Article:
Through a College of Charleston program, high
school students learn about marine biology and geology, conducting research
aboard a federal scientific research ship.
Tuesday, November 12, 2002
BY ADAM FERRELL
Of The Post and Courier
Area high school students have been leaving their classrooms to become
scientists for a day on a federal scientific research ship. While soaking
up sun and scenery, they learn marine biology and geology research methods
by actually doing research rather than reading or hearing about it.
In addition, students learn about jobs aboard a ship, expanding their
notions of career options. And let's not forget another perk -enough
fresh, finger-licking food prepared on deck to feed a small army, or
a hungry group of teenagers.
The experience is Project Oceanica's At Sea, a College of Charleston
program in its second year, supported by the South Carolina Sea Grant
Consortium and the National Oceanic and Atmospheric Administration.
NOAA donates time aboard a ship, the Ferrel, for students to collect
and analyze data they'll present to an audience of their choice.
High school science teachers must apply to the program and pass a screening
process. Typically, each teacher chooses three students to accompany
on a six-hour cruise. Each cruise carries about four groups that size.
Project Director Dr. Leslie Sautter, College of Charleston associate
professor of geology, brought along some of her undergraduate marine
geology students, who paired up to work with a teacher and students
during the cruise and afterward as the students transform their findings
into a presentation. As part of their course work, the College of Charleston
students created scientific posters about the experience.
On each cruise, the ship makes four stops as the groups conduct research
with guidance from NOAA personnel, a College of Charleston graduate
student and a plankton expert.
Before the cruise, the students attended a five-hour, pre-cruise workshop
at the College of Charleston to learn the skills needed for the research.
After a two-hour fog delay, the Ferrel pulled away from Pier Romeo at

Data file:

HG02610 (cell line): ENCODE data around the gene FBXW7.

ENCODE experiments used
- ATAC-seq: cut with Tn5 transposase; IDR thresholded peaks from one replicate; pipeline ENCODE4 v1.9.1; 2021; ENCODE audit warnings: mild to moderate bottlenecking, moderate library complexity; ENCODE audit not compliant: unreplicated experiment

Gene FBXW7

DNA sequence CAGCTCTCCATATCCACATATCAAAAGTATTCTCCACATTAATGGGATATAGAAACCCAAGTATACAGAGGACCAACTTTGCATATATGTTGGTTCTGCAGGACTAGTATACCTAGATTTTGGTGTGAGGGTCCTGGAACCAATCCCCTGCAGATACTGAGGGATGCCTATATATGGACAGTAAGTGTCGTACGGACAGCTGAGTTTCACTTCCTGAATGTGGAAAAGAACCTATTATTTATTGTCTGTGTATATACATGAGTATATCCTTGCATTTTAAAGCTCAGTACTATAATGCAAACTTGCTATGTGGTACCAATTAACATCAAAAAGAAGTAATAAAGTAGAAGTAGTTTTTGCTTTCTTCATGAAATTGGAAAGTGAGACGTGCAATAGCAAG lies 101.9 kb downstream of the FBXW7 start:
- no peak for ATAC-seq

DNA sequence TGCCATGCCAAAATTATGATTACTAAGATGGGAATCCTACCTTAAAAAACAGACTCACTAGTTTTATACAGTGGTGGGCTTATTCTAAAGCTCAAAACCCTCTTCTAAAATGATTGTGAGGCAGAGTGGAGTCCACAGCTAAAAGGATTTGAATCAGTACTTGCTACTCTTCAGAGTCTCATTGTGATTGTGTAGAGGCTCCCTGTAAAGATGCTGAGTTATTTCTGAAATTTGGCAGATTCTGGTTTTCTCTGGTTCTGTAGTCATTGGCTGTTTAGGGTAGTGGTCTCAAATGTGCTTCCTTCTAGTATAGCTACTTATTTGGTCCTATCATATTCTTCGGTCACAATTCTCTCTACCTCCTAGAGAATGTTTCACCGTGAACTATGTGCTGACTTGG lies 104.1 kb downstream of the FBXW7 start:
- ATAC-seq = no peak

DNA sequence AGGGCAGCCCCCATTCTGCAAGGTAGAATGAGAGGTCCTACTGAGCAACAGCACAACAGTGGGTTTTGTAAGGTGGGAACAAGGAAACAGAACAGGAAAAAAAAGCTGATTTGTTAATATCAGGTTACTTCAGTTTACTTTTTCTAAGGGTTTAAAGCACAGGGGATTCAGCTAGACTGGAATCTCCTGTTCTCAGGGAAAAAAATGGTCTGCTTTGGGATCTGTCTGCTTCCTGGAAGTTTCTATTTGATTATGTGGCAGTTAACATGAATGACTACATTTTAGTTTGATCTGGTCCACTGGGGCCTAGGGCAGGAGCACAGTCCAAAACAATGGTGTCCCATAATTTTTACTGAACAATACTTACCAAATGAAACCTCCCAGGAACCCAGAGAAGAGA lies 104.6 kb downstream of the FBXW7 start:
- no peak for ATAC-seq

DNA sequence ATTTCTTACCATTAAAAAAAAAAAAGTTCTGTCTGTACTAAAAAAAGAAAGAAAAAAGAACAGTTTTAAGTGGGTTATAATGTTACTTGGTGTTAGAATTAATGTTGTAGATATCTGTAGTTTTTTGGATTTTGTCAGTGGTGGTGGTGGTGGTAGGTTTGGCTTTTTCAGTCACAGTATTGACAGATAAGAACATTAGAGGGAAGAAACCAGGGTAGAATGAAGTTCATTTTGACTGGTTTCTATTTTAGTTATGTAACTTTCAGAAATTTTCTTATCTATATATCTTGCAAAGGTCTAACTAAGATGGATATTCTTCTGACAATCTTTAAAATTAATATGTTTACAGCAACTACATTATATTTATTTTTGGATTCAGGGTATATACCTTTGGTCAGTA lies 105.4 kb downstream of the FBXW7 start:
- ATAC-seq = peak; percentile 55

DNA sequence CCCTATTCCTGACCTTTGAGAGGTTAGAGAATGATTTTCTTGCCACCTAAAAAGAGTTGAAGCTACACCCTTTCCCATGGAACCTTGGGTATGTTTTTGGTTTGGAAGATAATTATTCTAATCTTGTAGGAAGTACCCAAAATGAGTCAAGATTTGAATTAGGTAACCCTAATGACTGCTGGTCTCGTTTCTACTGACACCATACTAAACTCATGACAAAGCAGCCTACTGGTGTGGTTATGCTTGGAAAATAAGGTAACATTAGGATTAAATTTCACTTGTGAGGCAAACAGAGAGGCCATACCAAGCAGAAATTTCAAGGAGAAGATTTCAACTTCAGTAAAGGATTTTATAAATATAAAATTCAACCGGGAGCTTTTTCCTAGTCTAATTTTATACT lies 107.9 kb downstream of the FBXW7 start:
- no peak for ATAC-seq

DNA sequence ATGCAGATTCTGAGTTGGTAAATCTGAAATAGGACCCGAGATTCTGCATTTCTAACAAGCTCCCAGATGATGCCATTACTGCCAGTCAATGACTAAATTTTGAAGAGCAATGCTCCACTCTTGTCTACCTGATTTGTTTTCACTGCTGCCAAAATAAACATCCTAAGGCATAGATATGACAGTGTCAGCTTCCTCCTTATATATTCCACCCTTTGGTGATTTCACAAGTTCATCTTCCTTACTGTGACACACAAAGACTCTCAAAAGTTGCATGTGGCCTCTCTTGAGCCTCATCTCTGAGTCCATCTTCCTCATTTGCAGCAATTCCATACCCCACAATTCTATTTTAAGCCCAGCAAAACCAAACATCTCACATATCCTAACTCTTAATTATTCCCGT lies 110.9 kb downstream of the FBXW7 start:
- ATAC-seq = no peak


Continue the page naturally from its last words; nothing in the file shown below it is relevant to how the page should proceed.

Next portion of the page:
the old Charleston Navy base in North Charleston about 10 a.m. Oct.
17. The sun burned up the last patches of fog, and a chill blew across
the deck as the Ferrel headed up the Cooper River into brackish water.
It was under way on the second of four cruises this fall.
"Get your hands dirty, eat well, learn a lot and have fun doing
it," Sautter said. "Those are the primary objectives today."
Groups from Ashley Hall, Porter-Gaud School, Wando and West Ashley high
schools each positioned themselves at one of four stations as the Ferrel
made its first stop.
One group used a rope to lower into the water a cone-shaped net that
forced a water sample into a clear jar. They then took the sample into
the cabin and viewed a few drops of it on a TV monitor linked to a microscope.
The students identified the plankton they saw, noting the number of
different types and the number of each type.
A second group, with help from a crew member operating a crane, lowered
into the water a 2-foot-tall, shiny metal device with protruding clear
tubes. Among other things, it measured the temperature, depth and salinity
as it descended to the bottom and came back up again. The device sent
the data to a computer that translated it into a chart for the students
to read and analyze.
With that group off the stern deck, another group took its place in